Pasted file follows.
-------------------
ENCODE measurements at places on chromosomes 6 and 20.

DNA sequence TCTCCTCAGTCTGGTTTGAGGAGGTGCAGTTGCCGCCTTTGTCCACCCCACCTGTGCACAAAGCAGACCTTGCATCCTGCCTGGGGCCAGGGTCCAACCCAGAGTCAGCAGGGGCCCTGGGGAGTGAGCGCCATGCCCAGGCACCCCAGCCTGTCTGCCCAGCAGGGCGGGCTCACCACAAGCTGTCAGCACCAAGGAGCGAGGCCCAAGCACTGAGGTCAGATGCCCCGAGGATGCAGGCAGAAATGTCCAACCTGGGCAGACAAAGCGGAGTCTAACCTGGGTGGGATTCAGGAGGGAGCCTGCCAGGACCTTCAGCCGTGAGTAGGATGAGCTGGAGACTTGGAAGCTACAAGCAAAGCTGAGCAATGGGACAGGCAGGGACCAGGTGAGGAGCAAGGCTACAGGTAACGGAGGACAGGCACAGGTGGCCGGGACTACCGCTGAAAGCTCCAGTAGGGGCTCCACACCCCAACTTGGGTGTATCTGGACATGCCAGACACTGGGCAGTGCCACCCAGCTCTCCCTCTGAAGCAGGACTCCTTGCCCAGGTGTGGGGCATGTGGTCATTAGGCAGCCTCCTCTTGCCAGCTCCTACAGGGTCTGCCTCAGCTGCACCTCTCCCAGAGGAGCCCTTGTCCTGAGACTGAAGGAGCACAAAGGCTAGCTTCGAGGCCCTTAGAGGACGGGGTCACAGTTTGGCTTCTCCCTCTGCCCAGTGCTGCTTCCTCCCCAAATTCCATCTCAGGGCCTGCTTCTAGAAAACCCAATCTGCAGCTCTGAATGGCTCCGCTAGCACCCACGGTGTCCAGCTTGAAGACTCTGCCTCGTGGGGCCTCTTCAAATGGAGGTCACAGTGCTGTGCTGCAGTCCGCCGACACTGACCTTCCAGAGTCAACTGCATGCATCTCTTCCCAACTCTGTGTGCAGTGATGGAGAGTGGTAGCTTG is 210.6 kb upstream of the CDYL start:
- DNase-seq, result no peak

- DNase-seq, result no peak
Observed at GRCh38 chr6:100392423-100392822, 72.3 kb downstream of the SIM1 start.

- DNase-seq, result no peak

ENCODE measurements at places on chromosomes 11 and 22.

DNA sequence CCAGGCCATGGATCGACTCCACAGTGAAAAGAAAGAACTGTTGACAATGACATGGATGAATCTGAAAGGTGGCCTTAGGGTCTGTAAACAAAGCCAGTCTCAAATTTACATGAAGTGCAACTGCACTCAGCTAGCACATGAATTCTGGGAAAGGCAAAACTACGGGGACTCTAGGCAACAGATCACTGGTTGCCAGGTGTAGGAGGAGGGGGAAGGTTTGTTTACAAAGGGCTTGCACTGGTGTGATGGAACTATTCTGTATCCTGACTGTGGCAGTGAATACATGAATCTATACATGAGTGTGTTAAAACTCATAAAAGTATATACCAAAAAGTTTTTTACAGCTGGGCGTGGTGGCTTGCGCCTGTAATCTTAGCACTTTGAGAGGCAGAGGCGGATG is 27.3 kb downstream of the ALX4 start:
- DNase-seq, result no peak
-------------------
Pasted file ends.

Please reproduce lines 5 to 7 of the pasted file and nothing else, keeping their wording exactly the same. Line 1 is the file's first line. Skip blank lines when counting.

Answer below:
Observed at GRCh38 chr6:100392423-100392822, 72.3 kb downstream of the SIM1 start.

- DNase-seq, result no peak

ENCODE measurements at places on chromosomes 11 and 22.